and therefore show up in some form on all of them: the home page, buyers

page, sellers page, About Us/Me page and contact page. In addition, you

should have IDX listings along with Community pages that are unique to your

market (remember the long-tail keywords!). But the most important tool in

your SEO toolbox is a blog because it’s the primary way your website will help

you stand out from the crowd. Here’s why:


1. You’ll attract buyer & seller leads.

Your blog is where you’ll answer all those

questions that buyers and sellers are Googling today:


  • “is [LOCATION] a good place to retire”
  • “pros and cons of living in [LOCATION]”
  • “cost of living [LOCATION] vs [LOCATION]”
  • “how to sell my home fast”
  • “do I need a real estate agent to sell my home” and so on


2. E.E.A.T.

Your blog is where you’ll establish the experience, expertise,

authoritativeness and trustworthiness that Google wants to show in its search



3. Opportunity.

Most of the national real estate portals are ignoring long-tail

searches like these. That’s an opportunity for you to earn Google traffic and

new leads by writing great blog posts that answer those questions. Bonus:

Most other agents in your market are also not creating content to answer

long-tail searches!


It’s okay if you’re not a great writer; buyers and sellers aren’t expecting you to

be another Hemingway or Maya Angelou. They just want their questions

answered. They want to learn from your experience and expertise.


If you really dislike writing, or don’t have time, have someone write posts for

you. You could even hire a great, local freelance writer who knows your area.

Make sure the person understands the “voice” of your brand and the

style/tone you want on your blog. And always double-check their work before

you publish it.


You could even use an AI tool like ChatGPT to help. Google has said it’s more

concerned about the quality of your content than how it was created. But

understand this: ChatGPT and tools like it are probably not going to write the

kind of high-quality articles that Google wants to rank highly (i.e., articles that

reflect E-E-A-T) and that will convince buyers and sellers to hire you.


While ChatGPT and other tools like it (,, etc.) can help you

develop article ideas and outlines, we do not recommend publishing

AI-written content word-for-word without editing, improving and adding your

own unique brand and voice to it.


The Importance of Internal Links

An internal link is a link from one page on your site to another page on your

site. If you ask 100 SEO practitioners to list the most underrated tactics,

internal linking would surely show up on most of their lists.


First, you should use internal links generously. When you’re writing a blog

post that mentions “searching for homes in Savannah,” you should link to the

IDX page on your site where people can search for homes in Savannah. When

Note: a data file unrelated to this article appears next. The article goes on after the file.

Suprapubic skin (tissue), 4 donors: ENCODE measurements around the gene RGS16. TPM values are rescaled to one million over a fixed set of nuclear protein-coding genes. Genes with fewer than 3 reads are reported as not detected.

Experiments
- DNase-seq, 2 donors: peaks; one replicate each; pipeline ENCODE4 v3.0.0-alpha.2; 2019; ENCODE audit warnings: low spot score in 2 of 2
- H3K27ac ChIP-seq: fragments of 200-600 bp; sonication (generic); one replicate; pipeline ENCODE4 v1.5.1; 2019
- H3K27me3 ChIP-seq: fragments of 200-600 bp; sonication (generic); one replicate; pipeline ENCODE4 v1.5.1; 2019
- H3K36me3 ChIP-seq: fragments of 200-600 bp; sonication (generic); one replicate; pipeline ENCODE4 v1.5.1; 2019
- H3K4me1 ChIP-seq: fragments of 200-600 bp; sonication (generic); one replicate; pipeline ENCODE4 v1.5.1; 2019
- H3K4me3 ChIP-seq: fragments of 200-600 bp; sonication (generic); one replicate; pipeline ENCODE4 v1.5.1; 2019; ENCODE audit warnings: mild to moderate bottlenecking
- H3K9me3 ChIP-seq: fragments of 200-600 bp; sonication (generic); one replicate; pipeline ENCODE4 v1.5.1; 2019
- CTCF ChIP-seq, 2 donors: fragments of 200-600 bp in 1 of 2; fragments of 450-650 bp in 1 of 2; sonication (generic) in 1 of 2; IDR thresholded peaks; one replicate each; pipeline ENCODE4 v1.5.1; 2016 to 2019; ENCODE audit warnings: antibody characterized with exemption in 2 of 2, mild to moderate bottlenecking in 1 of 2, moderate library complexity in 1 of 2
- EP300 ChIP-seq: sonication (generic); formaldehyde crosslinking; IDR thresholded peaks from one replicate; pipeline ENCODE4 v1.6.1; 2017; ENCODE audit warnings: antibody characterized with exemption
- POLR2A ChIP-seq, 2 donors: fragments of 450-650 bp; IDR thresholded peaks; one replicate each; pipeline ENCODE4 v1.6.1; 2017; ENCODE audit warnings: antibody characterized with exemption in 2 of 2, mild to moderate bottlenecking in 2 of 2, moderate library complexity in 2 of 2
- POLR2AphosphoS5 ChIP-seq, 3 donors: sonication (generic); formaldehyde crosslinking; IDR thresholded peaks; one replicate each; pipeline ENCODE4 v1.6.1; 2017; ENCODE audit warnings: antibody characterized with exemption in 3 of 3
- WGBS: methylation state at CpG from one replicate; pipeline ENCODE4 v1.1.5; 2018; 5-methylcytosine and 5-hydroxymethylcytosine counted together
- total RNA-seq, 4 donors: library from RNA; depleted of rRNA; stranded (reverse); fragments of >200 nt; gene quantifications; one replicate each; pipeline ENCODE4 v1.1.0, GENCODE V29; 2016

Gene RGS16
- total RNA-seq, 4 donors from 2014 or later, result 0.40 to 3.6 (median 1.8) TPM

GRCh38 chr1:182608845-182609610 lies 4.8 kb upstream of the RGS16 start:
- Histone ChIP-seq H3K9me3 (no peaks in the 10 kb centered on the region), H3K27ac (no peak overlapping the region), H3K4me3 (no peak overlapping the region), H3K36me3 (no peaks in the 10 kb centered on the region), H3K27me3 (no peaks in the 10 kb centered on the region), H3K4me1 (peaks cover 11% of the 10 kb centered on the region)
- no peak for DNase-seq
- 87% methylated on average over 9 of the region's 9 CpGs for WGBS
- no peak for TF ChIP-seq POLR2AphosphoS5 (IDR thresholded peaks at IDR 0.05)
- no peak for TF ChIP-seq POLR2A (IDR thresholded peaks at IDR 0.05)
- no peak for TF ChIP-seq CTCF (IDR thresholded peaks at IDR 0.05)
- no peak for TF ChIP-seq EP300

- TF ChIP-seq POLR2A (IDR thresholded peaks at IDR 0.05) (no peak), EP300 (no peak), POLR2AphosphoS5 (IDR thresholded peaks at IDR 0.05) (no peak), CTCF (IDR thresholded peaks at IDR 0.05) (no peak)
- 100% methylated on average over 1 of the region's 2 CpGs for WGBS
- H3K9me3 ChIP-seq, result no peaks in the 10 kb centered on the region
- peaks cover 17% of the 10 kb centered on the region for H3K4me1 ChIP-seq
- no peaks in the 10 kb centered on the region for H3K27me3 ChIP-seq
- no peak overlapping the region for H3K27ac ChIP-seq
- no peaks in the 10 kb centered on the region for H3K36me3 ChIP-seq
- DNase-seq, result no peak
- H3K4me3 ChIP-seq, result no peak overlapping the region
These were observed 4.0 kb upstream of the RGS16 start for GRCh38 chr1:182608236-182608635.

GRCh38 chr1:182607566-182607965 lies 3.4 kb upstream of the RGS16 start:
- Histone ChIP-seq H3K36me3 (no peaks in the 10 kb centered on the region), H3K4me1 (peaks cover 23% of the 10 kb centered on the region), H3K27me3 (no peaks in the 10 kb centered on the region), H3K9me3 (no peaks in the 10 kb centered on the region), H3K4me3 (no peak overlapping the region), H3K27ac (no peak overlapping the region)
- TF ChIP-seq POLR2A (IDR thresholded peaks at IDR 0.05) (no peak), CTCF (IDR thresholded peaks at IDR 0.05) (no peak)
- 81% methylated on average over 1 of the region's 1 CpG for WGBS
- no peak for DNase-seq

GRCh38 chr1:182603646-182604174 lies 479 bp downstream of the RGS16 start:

you’re writing a blog post with advice for first-time buyers, and you mention

“buying a home in Denver,” link to that page on your site for homebuyers –

the one with the great flowchart that we talked about earlier.


Second, when you create internal links, optimize the anchor text to include

the keyword of the page you’re linking to. Anchor text is the text that makes

up the clickable link. Using that same Denver homebuyer example, when you

link from your blog post to the page for homebuyers, try to write it so the

clickable link uses the primary keyword of the page you’re linking to or one of

the related/secondary keywords.


It might look like this one time: “If you’re thinking about buying a home in

Denver, there are five things you need to know…”


It might look like this the next time, using a related/secondary keyword: “Call

or text us when you’re ready to learn how to buy a home in Denver. We can’t

wait to meet you!”


Anchor text is an important signal telling Google what the page that you’re

linking to is about. Don’t use “click here” as the clickable link when you’re

linking to an important page.


You may struggle to get links from other websites (which are also a very

strong SEO signal), but you can make up for that to some degree by linking

generously to your own content.


Internal Page Linking Structure Is Extremely Flexible

This sounds technical, but what it means is simple: when you create content

pages around long-tail keywords, it’s easy to make those pages visible within

your site so that Google can easily find them and understand how the pages

relate to each other. This helps more of your pages rank more highly more

quickly, and also increases site visitors’ pages per visit and time on site.


A Quick Note on User Experience

SEO isn’t just about getting traffic to your website. It’s also about converting

that traffic.


The experience a buyer or seller has when they get to your site will go a long

way toward deciding if they raise their hand and say, “Can you help me



Some aspects of user experience will also impact your site’s ability to rank

highly in Google’s search results.


Mobile-friendly design: 

For years, mobile search has been more common than desktop search. Google doesn’t want to show sites in its mobile search results that don’t look good or work well on mobile devices.


Page speed:

Users don’t like slow-loading pages. Google doesn’t, either. Page speed is a small SEO ranking factor. Make sure images, for example, are optimized to load quickly.


Intuitive site navigation:

It should be easy for both users and Google’s crawlers to navigate from page-to-page on your site. Make sure all of your important pages are accessible from your main site navigation. Breadcrumb navigation, especially on an active blog, are also good for user experience and can help bots better understand your site’s content hierarchy.



Using header tags (H1s, H2s, etc.) helps both users and Google understand the importance and relationship of concepts you write about. Short paragraphs and bullet lists do the same.


About Sierra Interactive

Sierra Interactive develops residential real estate software and services for

agents, teams and brokers in the U.S. and Canada. Sierra’s proven lead generation and management solutions are trusted by top-performing teams and influential coaches in the real estate industry. Founded in 2007, Sierra is headquartered in Louisville, KY, but has a remote-first workforce across the U.S. Sierra is owned by Alpine Software Group (ASG), a unique software business specializing in building vertical SaaS companies and backed by private equity firm Alpine Investors. For more information, visit